Mailbag: GMOs and Corporations?

mailbag letter

It is time for another entry in the mailbag series where I answer feedback email from readers and others. If you want to send me a question, comment or any other kind of feedback, please do so using the contact info on the about page.

Science is hard. That is why we need dedicated research to explore, discover and untangle the nature of reality and how the world works. When a scientific issue also becomes socially controversial with powerful forces trying to persuade us to hold positions that run counter to evidence and mainstream science, it can get very complicated. One such area is genetically modified crops and genetically modified foods. It is an area where many different issues, from details of molecular biology and field trials to patent law and corporations get mixed together in a confusing mess. Read more of this post

Climate Science Hero Naomi Oreskes Promotes Anti-GMO Myths

Naomi Oreskes Harvard Bio

Naomi Oreskes is a hero of climate science. She completed one of the earliest database surveys of climate consensus among publishing climate scientists and contributed to the largest ever survey of consensus studies. She has taken on misinformants who think that smoking does not cause cancer, who think that acid rain was not an issue and those who deny that humans are the main contributor behind climate change. If there was a team of climate science superheros, she would be a core member.

However, dark clouds has appeared on the horizon. During the past few years, she has been slowly getting closer and closer to the anti-GMO movement. She downplayed the Green revolution and the scientific consensus on GMOs and even linked to conspiracy websites. This might be innocent mistakes since she did admit that she has not researched the area enough. However, recently Oreskes actively and intentionally promoted the harmful anti-GMO myth that GM crops caused an epidemic of suicides among Indian farmers. In reality, empirical data shows that the introduction of GM crops in India has had no impact on suicide rates. As a public intellectual, Oreskes has an intellectual responsibility to avoid spreading anti-science misinformation.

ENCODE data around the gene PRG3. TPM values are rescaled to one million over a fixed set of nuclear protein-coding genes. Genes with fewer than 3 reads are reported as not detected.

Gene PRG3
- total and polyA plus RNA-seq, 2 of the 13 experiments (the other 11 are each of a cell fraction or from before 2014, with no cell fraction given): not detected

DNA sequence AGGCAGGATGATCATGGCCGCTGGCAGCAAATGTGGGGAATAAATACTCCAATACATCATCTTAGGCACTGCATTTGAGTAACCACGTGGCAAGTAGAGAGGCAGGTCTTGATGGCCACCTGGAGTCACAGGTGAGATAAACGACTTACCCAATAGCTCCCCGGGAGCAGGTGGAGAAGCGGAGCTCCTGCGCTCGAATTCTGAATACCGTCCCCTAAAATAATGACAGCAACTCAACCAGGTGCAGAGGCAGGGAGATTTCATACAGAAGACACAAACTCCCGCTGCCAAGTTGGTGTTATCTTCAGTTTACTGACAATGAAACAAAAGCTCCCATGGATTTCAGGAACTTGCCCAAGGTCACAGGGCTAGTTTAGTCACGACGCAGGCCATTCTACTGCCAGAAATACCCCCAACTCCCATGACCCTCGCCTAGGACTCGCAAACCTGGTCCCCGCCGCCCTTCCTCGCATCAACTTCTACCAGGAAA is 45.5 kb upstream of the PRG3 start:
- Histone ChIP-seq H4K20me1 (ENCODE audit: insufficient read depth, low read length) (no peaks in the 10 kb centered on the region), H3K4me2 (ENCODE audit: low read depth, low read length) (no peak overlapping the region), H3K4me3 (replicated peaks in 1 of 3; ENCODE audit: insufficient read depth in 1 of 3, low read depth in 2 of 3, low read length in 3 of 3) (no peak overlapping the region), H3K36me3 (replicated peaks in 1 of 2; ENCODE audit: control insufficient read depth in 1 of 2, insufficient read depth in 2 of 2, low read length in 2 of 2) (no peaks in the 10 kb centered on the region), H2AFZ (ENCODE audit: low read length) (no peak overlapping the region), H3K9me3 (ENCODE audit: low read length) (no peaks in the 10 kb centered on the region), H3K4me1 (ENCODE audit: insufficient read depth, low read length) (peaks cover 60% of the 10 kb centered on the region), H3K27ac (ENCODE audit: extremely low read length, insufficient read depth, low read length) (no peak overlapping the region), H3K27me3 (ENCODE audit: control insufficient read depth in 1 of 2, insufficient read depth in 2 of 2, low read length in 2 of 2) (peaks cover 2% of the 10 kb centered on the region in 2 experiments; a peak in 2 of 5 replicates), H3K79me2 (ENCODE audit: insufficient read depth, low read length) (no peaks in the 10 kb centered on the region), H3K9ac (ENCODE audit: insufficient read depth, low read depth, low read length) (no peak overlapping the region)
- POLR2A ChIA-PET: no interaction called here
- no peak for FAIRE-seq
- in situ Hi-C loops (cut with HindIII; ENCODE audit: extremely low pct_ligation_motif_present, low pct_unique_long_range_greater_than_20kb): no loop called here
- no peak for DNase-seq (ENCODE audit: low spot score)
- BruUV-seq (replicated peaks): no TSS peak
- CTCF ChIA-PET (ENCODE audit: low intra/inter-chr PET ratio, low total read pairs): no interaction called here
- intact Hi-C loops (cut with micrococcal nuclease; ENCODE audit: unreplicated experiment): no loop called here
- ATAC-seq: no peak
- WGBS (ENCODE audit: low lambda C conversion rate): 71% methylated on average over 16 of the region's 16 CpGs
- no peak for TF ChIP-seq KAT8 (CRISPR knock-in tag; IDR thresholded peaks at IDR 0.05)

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Harbingers of Doom – Part VI: Doomsday Predictions

Here Be Dragons

Can you prove that we are in the last few millennia of human existence based on a statistical argument alone, in the total absence of scientific evidence? What if we use even more sophisticated statistical paradigms? Is scientific evidence from billions of acres of GM crops over at least two decades not enough evidence to show that GM crops are safe? What is the Ord-Hillerbrand-Sandberg methodology and can it help us evaluate the claims of experts in its proper context? How big of a threat to humanity are asteroids? Can a single rotten apple in a cake mix productive plant cause an epidemic infection millions? Do governments really need to prepare for an astronomically large number of potential pathogens or can they successfully use more general approaches? Is i possible to be an expert in something that have never ever happened? What are the most prominent risks to the future of humanity?

Through this article series, we have dived into an enormously broad range of topics and issues, such as medieval maps, bioweapons, anti-psychiatry, heritability, embryo selection and IQ, neuroscience, cryogenics, destructive teleportation, uploading your consciousness to a computer, superintelligent machines, atomically precise manufacturing, 3D printing, science in antiquity, philosophy of science, solipsism, and statistical significance. In this sixth part, we take a closer look at two chapters of Here Be Dragons, namely The fallacious Doomsday Argument (chapter 7) and Doomsday nevertheless? (chapter 8) and the reason why we briefly return to the two chapters per post approach is that the seventh chapter is almost completely without problems in stark contrast to previous (and later) chapters.

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Are There Any Risks With GM Crops Not Found With Conventional Crops?

Corn